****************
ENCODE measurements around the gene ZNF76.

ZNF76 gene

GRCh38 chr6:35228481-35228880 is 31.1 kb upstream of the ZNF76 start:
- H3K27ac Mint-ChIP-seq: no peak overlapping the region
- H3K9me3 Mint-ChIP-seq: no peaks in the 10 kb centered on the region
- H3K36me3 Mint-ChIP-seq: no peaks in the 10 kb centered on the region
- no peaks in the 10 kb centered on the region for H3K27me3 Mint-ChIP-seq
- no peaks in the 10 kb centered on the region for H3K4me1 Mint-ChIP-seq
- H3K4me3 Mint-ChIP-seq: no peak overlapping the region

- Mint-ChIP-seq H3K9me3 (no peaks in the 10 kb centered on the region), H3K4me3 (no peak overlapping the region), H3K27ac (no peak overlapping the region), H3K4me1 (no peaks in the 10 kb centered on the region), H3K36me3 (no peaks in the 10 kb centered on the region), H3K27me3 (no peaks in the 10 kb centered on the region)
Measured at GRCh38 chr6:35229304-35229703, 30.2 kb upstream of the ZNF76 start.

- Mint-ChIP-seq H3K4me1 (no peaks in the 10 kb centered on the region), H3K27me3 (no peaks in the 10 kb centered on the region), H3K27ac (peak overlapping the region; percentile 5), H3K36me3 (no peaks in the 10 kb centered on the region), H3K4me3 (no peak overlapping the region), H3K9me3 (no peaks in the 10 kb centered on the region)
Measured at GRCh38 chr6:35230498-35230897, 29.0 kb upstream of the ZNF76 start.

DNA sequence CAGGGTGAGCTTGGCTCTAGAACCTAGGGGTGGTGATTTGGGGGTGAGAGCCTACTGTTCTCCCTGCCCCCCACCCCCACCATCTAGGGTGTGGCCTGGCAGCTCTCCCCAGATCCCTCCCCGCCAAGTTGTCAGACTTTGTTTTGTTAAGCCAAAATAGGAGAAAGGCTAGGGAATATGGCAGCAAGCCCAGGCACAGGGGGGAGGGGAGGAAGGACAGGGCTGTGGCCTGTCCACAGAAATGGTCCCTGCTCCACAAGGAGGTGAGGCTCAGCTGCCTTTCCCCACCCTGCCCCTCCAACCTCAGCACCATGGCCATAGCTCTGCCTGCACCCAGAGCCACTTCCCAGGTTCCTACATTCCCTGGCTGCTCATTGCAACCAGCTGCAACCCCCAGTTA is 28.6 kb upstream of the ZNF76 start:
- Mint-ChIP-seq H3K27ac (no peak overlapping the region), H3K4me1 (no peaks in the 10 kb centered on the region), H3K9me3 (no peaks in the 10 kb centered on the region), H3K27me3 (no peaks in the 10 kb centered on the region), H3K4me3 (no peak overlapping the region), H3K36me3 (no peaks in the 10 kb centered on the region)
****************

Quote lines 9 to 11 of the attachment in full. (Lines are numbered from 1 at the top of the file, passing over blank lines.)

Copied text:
- H3K4me3 Mint-ChIP-seq: no peak overlapping the region

- Mint-ChIP-seq H3K9me3 (no peaks in the 10 kb centered on the region), H3K4me3 (no peak overlapping the region), H3K27ac (no peak overlapping the region), H3K4me1 (no peaks in the 10 kb centered on the region), H3K36me3 (no peaks in the 10 kb centered on the region), H3K27me3 (no peaks in the 10 kb centered on the region)
Measured at GRCh38 chr6:35229304-35229703, 30.2 kb upstream of the ZNF76 start.